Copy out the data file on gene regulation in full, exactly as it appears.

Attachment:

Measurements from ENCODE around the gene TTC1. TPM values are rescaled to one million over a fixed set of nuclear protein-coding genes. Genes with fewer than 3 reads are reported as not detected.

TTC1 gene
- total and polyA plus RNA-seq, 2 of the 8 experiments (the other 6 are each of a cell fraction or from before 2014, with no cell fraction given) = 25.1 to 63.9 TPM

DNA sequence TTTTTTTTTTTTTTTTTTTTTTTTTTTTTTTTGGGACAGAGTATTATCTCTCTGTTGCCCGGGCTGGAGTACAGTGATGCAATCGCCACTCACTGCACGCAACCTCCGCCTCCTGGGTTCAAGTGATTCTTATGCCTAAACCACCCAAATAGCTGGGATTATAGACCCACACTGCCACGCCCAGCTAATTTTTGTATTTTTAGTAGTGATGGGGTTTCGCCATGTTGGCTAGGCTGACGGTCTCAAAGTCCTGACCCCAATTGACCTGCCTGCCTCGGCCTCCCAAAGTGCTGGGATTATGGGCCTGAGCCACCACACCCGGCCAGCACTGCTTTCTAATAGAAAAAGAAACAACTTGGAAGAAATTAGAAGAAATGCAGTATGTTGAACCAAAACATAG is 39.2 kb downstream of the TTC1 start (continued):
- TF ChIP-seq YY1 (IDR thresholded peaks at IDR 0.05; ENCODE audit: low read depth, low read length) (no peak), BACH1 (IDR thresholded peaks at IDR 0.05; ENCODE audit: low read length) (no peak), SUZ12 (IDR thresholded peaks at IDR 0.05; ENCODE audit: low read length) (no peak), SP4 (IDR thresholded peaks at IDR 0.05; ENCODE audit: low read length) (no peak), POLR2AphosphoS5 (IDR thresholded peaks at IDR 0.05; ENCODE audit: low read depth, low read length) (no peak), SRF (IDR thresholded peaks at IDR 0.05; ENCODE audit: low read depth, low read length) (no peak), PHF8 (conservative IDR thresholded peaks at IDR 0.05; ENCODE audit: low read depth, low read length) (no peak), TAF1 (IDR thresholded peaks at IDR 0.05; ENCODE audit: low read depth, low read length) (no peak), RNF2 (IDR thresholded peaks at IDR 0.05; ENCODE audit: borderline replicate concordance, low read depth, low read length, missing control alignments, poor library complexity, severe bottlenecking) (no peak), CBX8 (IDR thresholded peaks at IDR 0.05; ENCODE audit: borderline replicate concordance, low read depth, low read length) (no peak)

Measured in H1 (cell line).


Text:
Measurements from ENCODE around the gene TTC1. TPM values are rescaled to one million over a fixed set of nuclear protein-coding genes. Genes with fewer than 3 reads are reported as not detected.

TTC1 gene
- total and polyA plus RNA-seq, 2 of the 8 experiments (the other 6 are each of a cell fraction or from before 2014, with no cell fraction given) = 25.1 to 63.9 TPM

DNA sequence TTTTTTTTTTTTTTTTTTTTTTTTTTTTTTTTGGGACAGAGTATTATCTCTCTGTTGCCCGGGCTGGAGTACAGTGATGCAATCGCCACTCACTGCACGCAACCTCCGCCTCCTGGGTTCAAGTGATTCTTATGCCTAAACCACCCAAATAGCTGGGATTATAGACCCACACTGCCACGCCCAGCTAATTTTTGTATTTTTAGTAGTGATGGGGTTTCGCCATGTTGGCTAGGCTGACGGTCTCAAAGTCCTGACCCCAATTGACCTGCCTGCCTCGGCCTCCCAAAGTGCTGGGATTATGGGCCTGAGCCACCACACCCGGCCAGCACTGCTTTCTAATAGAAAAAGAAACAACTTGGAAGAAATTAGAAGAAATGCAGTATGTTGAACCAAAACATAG is 39.2 kb downstream of the TTC1 start (continued):
- TF ChIP-seq YY1 (IDR thresholded peaks at IDR 0.05; ENCODE audit: low read depth, low read length) (no peak), BACH1 (IDR thresholded peaks at IDR 0.05; ENCODE audit: low read length) (no peak), SUZ12 (IDR thresholded peaks at IDR 0.05; ENCODE audit: low read length) (no peak), SP4 (IDR thresholded peaks at IDR 0.05; ENCODE audit: low read length) (no peak), POLR2AphosphoS5 (IDR thresholded peaks at IDR 0.05; ENCODE audit: low read depth, low read length) (no peak), SRF (IDR thresholded peaks at IDR 0.05; ENCODE audit: low read depth, low read length) (no peak), PHF8 (conservative IDR thresholded peaks at IDR 0.05; ENCODE audit: low read depth, low read length) (no peak), TAF1 (IDR thresholded peaks at IDR 0.05; ENCODE audit: low read depth, low read length) (no peak), RNF2 (IDR thresholded peaks at IDR 0.05; ENCODE audit: borderline replicate concordance, low read depth, low read length, missing control alignments, poor library complexity, severe bottlenecking) (no peak), CBX8 (IDR thresholded peaks at IDR 0.05; ENCODE audit: borderline replicate concordance, low read depth, low read length) (no peak)

Measured in H1 (cell line).